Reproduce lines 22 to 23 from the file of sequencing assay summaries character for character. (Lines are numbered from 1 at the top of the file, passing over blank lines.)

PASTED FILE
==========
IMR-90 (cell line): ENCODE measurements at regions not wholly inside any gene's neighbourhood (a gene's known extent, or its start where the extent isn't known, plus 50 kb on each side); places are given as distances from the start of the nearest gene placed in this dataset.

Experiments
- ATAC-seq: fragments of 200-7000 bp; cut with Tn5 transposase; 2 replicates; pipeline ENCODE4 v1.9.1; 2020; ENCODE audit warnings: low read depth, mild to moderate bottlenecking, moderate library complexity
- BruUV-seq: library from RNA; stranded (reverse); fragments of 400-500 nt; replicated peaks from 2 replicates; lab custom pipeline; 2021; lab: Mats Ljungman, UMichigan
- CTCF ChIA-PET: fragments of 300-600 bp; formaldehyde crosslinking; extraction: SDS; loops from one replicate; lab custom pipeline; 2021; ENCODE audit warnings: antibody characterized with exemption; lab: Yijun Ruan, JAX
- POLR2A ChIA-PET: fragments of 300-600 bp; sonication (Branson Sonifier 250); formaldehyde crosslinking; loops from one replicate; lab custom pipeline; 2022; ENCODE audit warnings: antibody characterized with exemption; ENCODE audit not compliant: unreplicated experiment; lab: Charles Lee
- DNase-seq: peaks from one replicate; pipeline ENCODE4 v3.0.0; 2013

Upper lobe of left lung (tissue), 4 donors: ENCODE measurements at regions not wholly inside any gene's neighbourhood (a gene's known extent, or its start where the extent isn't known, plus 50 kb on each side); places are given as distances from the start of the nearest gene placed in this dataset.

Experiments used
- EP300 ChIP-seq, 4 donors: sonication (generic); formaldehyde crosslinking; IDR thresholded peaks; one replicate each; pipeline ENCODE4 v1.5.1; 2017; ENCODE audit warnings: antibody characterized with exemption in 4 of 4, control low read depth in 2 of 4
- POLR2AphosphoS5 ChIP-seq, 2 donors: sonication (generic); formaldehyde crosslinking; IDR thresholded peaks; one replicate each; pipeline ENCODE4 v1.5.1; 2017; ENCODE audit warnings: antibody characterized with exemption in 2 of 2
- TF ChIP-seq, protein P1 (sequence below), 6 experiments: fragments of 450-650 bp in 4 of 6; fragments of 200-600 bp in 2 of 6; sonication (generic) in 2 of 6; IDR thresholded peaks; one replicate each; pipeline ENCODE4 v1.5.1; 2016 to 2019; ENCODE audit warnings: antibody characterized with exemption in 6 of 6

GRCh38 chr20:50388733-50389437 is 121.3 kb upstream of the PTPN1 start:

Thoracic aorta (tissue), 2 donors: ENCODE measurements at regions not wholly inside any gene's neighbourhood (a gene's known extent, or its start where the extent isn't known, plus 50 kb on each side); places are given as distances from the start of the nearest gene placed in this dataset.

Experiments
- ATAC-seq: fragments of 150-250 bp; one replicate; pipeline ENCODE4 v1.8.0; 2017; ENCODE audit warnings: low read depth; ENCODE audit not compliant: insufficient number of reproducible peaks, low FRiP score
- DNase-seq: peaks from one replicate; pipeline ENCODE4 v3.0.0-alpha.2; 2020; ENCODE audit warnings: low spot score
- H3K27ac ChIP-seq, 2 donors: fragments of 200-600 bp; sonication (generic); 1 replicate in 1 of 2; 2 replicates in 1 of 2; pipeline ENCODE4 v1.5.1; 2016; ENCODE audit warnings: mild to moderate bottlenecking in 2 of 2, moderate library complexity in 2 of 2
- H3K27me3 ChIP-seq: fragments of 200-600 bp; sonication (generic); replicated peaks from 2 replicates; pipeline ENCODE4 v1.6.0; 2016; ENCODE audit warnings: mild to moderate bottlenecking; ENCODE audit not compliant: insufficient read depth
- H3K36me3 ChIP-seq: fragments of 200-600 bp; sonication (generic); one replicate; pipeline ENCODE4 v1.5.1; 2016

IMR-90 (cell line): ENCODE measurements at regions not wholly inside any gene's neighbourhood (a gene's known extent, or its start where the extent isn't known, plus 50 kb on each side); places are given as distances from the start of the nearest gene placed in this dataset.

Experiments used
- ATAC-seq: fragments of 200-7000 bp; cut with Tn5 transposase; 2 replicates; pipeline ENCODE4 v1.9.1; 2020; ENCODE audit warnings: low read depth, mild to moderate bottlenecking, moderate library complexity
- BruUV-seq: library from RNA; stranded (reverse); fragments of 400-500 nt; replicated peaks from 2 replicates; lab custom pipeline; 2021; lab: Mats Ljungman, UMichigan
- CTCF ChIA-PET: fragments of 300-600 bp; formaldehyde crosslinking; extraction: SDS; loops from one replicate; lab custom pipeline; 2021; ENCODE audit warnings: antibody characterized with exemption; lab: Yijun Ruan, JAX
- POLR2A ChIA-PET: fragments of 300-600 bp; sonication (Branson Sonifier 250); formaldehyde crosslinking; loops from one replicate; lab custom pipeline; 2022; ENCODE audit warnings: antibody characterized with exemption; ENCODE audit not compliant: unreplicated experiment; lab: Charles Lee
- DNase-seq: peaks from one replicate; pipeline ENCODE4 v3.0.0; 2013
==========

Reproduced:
Experiments used
- ATAC-seq: fragments of 200-7000 bp; cut with Tn5 transposase; 2 replicates; pipeline ENCODE4 v1.9.1; 2020; ENCODE audit warnings: low read depth, mild to moderate bottlenecking, moderate library complexity